Governments only borrow cheaper because they can socialise the cost of failure. In general this is a cost shifting issue not a real net saving. The risk/cost of failure is just transfered to the taxpayer.

  3. Bill Posters
    March 31st, 2006 at 12:28 | #3

    When I look at the Cross City Tunnel fiasco in Sydney I wonder why the operator had to be given guarantees about surrounding roads. They should be prepared to wear the risk that the government (or some alternate operator licenced by the government) is mad enough to build a tunnel parallel to theirs. Plenty of private businesses build major pieces of infrastructure with no protection at all from such risks. For instance what guarantee do any of the mobile phone operators have that a new entrant won’t duplicate their infastructure and cut them to death on price?

    This is an interesting point. You would think so. In theory.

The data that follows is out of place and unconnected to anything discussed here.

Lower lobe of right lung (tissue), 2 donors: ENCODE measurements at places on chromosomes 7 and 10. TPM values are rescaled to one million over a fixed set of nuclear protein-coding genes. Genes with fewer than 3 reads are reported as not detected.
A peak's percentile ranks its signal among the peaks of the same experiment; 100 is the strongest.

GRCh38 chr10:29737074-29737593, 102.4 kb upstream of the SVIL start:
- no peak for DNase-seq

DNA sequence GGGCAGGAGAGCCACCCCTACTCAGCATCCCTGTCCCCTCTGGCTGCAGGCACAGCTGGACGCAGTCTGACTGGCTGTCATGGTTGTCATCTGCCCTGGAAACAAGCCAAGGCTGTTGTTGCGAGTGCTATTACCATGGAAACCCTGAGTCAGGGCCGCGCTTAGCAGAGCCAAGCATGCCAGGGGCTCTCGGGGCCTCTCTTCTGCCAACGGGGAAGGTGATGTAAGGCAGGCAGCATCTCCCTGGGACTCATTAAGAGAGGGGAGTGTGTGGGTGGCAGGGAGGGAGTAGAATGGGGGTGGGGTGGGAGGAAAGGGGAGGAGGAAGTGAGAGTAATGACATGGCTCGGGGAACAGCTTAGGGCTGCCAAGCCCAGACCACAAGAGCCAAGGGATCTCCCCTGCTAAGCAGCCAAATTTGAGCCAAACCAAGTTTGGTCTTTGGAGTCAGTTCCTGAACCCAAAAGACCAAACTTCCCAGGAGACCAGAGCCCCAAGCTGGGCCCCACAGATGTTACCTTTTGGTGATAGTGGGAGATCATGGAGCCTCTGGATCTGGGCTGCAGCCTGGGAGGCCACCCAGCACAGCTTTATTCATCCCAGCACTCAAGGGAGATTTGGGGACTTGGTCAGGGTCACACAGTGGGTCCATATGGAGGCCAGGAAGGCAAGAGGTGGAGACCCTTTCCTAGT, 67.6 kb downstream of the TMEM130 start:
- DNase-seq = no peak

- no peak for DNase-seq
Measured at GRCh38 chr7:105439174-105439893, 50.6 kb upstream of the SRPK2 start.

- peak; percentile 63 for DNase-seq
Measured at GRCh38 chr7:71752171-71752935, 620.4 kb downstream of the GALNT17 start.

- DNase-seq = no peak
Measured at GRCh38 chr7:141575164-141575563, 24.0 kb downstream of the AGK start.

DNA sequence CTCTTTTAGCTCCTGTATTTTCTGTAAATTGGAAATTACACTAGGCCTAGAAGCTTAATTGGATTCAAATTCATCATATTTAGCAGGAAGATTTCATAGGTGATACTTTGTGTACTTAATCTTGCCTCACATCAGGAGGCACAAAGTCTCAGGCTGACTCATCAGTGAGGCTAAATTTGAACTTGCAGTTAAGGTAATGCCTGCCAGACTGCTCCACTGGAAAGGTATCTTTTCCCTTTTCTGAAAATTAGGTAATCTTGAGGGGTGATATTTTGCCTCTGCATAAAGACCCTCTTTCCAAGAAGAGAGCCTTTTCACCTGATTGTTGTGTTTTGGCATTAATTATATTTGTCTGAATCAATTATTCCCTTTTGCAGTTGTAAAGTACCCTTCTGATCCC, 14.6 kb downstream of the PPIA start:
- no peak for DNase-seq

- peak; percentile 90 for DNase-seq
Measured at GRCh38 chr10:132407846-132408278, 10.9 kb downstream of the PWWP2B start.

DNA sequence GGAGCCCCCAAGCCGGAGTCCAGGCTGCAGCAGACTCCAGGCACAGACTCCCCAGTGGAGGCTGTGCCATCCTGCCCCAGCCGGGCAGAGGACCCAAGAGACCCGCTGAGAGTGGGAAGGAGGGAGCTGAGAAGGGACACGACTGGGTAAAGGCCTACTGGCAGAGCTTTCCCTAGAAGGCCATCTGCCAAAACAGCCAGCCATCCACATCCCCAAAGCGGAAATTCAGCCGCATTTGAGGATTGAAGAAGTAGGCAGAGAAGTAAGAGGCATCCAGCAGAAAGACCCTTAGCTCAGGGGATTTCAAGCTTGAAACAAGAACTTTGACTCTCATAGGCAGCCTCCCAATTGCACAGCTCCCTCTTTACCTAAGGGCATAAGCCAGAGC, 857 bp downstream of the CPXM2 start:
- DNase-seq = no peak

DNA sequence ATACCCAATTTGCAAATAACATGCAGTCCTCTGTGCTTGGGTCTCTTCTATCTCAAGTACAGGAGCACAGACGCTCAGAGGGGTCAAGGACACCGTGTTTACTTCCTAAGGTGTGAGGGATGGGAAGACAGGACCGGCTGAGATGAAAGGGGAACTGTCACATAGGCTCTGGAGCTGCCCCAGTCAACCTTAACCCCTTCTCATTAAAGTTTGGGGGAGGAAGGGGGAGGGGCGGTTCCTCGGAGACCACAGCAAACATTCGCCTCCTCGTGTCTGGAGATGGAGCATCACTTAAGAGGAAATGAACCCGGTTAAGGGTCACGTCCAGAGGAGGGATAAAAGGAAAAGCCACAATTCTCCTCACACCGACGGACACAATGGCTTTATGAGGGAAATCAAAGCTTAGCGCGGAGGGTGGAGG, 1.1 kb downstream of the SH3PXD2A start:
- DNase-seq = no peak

In practice, although PPPs have shifted income (eg tolls) into private hands, risk has been retained in the public sector.

    This is one of the main things that makes them such a terrible deal in practice.

    Re the telephone example, you could draw an interesting parallel with the behaviour of Telstra over broadband rollout (demanding a regulatory climate that suits it etc).

  4. Peter Evans
    March 31st, 2006 at 13:01 | #4

    Terje, regarding your last point that the cost of failure for public borrowing is transferred to the taxpayer. That’s true, but isn’t it also the case for private business losses? Doesn’t the tax system precisely provide a significant buffer against losses made by companies and individuals (though maybe not to the same degree as for losses by publically owned entities)? After all, as far as business is concerned, Government has two uses. Risk mitigation through the tax system, and risk mitigation through legislative protection (government, after all, is just the legistaive arm of big business).

  5. smiths
    March 31st, 2006 at 13:20 | #5

    mr george monbiot has a lot of very good stories and case studies on this subject

    http://www.monbiot.com/archives/category/privatisation/

  6. wilful
    March 31st, 2006 at 13:38 | #6

    The only thing missing is a discussion of the cost of capital.